We are midway through LGBT Pride Month, just shy of ﬁfty years on from the decriminalisation of homosexuality in England and Wales. June is an important time to reﬂect on LGBT rights and their origins, to take stock of how far we have come and to devise their furtherance. It is of no coincidence that many of the world’s Pride celebrations occur in June. It was in late June 1969, of course, that the Stonewall Riots gave impetus to a resistance that is still going strong today, even as we near its 47th anniversary.
The uprising of LGBT+ peoples on the morning of Saturday 28th June 1969 was supposedly inspired by a lesbian’s call to arms to onlookers as she was arrested at the scene: “Why don’t you guys do something?” Her plea resonated and the violence of the rebellion that ensued shook up the status quo and inspired a worldwide movement to secure and further basic human rights for LGBT people.
Today happens to mark another occasion: World Blood Donor Day, a day which is all about raising awareness of the importance of blood donation and encouraging people to donate. Although LGBT people have bled to secure our own community’s rights, it is ironic that one of the rights we are still denied is that of freely giving blood. One year ago this week, the deadliest mass shooting in US history saw 49 people – mostly LGBT – at the Pulse nightclub in Orlando lose their lives. Those who survived emerged from the club bleeding and injured and in the hours and days that followed urgent requests for blood donations were made.
The Food and Drug Administration (FDA) in the United States, just like our Department of Health led by Jeremy Hunt, requires a 12-month period of celibacy for gay men wishing to donate blood. No such requirement, however, is imposed upon heterosexuals – however risky their sexual behaviour might be. The current policies in blood donation unfairly exclude men simply for having gay sex and perpetuate the taboos surrounding “gay blood”. We need a system that assesses individual risks based on individual behaviours; the current system with its ignorant blanket categorisation has no place in a modern society. These are many other thoughts on blood went on to inspire my Words&Blood poetry series.
Blood and the written word have a long history of association among poets and philosophers. Nietzsche once wrote “Of all that is written, I love what a man has written with his own blood. […] Write with blood, and you will ﬁnd that blood is spirit. Whoever writes in blood and proverbs does not want to be read, but to be learned by heart.” In Pablo Neruda’s The Word, the poet begins with the line “The word was born in the blood…” These literary greats are far from alone in exploring blood and bleeding as metaphors for writing; Dante, Gallico and Nabokov all expressed similar sentiments. It was with this in mind that I ﬁrst set myself to writing a series of poetry with my blood as ink.
Whilst having my blood taken for the series in Edinburgh, I was asked by the phlebotomist if I had ever given blood. For a brief moment before answering, I felt ashamed that I had not. I explained, almost apologetically, that as a gay man, I fell into the MSM (men who have sex with men) category and was therefore unable. The moment gave me an idea and that unwarranted shame went on to fuel my poem Inkwell which I performed at CRISIS, a drag and performance art festival in Paris, and Polari, the LGBT literary salon whilst it was on tour in Cardiff, Wales. The Words&Blood poetry series was also exhibited in Glasgow last year and I hope to bring it to London some time in the near future.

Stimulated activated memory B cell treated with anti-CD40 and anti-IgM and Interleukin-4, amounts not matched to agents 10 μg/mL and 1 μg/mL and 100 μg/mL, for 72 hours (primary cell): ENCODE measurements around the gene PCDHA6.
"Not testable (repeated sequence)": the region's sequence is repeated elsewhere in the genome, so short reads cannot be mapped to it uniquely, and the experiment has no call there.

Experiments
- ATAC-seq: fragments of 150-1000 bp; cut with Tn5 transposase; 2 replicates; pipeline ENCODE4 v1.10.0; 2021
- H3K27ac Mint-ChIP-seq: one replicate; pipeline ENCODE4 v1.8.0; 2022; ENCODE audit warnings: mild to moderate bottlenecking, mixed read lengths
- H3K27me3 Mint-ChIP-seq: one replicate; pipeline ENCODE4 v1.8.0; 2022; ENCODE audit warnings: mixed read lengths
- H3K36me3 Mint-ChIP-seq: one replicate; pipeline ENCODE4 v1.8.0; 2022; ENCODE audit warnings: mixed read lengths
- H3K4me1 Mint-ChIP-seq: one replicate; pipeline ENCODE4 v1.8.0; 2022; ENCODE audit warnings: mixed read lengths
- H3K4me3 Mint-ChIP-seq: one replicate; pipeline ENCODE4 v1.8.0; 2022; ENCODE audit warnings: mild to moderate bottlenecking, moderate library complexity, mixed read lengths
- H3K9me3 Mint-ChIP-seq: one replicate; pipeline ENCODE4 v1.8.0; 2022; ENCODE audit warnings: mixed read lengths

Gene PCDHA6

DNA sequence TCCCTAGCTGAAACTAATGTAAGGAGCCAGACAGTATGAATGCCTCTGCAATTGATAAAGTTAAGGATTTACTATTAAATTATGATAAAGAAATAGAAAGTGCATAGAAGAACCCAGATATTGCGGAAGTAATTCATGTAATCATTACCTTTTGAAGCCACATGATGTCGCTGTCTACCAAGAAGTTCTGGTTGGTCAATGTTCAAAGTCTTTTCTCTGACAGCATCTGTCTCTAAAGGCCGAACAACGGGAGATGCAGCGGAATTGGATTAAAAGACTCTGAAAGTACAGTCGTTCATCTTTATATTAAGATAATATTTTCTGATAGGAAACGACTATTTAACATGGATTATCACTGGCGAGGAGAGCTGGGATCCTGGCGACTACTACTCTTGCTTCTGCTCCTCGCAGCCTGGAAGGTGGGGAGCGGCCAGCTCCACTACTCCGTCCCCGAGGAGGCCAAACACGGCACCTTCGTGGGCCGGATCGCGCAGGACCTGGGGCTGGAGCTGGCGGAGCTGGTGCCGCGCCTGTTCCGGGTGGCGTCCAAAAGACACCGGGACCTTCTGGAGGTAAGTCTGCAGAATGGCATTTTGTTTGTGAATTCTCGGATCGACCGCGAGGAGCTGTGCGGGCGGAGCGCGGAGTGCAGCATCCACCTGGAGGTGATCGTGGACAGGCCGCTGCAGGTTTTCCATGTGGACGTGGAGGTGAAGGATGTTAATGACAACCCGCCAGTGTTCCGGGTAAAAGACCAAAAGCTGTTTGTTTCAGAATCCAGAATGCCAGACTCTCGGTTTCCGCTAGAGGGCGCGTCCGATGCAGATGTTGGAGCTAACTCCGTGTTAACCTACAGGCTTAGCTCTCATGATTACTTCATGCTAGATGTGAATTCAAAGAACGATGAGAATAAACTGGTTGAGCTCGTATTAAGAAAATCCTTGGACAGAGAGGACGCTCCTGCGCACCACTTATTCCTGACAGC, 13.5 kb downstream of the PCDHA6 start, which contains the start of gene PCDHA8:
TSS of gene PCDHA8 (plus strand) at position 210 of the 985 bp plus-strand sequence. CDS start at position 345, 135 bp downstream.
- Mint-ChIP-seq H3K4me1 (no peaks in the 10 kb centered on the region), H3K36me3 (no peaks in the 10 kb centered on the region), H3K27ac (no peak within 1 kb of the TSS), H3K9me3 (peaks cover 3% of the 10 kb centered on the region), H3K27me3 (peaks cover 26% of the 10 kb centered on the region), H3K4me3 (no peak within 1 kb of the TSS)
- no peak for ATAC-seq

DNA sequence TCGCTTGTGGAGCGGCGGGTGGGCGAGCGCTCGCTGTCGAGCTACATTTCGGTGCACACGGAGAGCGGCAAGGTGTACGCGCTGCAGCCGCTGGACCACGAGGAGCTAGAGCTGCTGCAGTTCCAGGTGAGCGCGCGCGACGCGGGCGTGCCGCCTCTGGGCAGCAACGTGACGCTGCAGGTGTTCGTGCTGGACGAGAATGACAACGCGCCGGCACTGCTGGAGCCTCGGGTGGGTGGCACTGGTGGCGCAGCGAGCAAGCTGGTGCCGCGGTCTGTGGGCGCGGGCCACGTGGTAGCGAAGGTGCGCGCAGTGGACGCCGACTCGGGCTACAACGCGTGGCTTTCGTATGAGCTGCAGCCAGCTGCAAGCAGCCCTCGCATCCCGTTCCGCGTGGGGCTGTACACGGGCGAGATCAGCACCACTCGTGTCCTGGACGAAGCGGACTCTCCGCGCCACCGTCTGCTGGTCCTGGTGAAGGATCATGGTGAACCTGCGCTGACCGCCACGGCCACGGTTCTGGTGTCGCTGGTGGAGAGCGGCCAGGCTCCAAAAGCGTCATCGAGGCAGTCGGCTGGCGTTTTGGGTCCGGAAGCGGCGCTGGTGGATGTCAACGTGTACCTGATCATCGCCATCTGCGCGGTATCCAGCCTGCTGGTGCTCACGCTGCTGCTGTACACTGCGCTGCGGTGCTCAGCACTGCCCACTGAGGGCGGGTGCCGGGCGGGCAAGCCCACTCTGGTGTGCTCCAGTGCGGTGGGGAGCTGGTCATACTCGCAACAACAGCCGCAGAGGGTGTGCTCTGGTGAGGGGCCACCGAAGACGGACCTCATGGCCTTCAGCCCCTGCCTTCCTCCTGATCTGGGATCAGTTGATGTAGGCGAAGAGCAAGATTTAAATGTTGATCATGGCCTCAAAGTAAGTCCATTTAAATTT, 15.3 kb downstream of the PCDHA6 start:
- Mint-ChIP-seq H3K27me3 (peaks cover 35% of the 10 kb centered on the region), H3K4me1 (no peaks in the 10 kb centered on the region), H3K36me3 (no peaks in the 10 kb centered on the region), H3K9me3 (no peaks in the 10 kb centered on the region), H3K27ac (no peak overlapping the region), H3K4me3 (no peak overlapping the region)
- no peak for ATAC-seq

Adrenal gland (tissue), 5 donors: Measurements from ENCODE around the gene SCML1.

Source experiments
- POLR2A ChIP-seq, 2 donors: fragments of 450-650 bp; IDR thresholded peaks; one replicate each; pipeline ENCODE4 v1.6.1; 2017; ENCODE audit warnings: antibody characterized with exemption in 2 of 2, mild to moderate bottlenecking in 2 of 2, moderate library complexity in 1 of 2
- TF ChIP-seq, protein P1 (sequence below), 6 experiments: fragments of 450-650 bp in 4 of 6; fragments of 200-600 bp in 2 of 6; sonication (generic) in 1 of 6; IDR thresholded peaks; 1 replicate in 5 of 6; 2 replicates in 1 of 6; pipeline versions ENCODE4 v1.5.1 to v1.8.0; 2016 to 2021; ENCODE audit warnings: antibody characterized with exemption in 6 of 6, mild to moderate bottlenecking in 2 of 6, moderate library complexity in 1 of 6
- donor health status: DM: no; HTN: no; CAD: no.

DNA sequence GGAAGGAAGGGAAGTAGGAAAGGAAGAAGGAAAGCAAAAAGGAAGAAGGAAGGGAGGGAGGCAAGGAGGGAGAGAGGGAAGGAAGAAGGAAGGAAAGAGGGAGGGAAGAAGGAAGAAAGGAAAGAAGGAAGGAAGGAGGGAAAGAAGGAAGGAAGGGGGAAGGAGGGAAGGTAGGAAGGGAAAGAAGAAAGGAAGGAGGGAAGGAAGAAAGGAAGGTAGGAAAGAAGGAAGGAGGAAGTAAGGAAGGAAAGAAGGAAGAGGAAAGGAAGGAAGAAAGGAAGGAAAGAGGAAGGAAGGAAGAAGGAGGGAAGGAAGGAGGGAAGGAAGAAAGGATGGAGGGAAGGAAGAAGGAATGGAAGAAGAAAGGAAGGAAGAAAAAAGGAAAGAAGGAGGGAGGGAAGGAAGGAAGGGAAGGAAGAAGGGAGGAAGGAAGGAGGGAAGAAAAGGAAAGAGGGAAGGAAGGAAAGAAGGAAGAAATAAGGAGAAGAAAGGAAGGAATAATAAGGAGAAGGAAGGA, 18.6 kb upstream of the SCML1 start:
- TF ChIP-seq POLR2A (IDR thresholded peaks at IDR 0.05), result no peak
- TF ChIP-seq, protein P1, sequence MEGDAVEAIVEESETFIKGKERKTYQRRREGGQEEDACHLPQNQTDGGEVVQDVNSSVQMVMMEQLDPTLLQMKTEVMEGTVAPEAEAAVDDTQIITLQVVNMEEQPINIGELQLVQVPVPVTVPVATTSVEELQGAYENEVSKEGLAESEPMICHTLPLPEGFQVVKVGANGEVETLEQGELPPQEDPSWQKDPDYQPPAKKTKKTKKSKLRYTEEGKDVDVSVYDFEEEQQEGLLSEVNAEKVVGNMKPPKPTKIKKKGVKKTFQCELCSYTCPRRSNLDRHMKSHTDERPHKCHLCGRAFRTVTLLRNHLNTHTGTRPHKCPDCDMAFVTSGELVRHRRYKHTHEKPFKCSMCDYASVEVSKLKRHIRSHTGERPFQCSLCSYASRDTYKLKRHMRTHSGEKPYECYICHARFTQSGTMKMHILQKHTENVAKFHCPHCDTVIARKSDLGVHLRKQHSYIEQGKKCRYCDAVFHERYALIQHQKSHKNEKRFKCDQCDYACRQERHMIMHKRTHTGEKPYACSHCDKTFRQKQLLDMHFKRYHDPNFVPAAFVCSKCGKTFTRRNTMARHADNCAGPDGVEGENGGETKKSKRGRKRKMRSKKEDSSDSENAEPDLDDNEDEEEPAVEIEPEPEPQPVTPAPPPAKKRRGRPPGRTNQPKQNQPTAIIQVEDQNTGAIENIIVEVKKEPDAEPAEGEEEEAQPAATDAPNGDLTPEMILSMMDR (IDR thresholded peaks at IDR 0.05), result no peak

As I dwell on our recently elected Conservative minority government, a government who is currently pandering to the ultra-conservative DUP for support; a government who recently nominated David Lidington, who has consistently opposed LGBT rights, as Secretary of State for Justice; a government who has re-elected Jeremy Hunt, who has repeatedly refused to engage with the MSM blood donor controversy, I can’t help but echo the words: “Why don’t you guys do something?”
An abecedarian poem. Each line of Inkwell’s five quatrains begins with letters from each of the blood groups, alternating between A, B, AB and O. The poem, originally written using the poet’s own blood, discusses the shame and stigma surrounding “gay blood”.
A silent song still lingers on
blank pages reaching for
once etched upon them.
A muted elegy
beating on and ever on.
Once verbose, once so alive.
And the page, it does not turn.
Blank and limp, it stays.
Abstinent from the truth.
Only singing, only silent.
And the lie, it does not falter.
Bold and strong, it holds.
Absolute and without question.
Older, but not weary.
And the words, they spill forth.
Bleeding and congealing into
abstract lines of a poem.
One that hopes to break it.
The skies are in perpetual conﬂict with the seas. Winds reach low and whip the waves into a salty frenzy. The tides reach up and impregnate the air with its brine kiss. These two entities become metaphors for gender in man’s struggle to deﬁne himself. Nature cannot be at peace until man is at peace with himself. YEARN is a rumination on manhood.
Video: Hadi Moussally, The12Project
RJ Arkhipov is a Welsh poet, writer and translator of homosexual literature.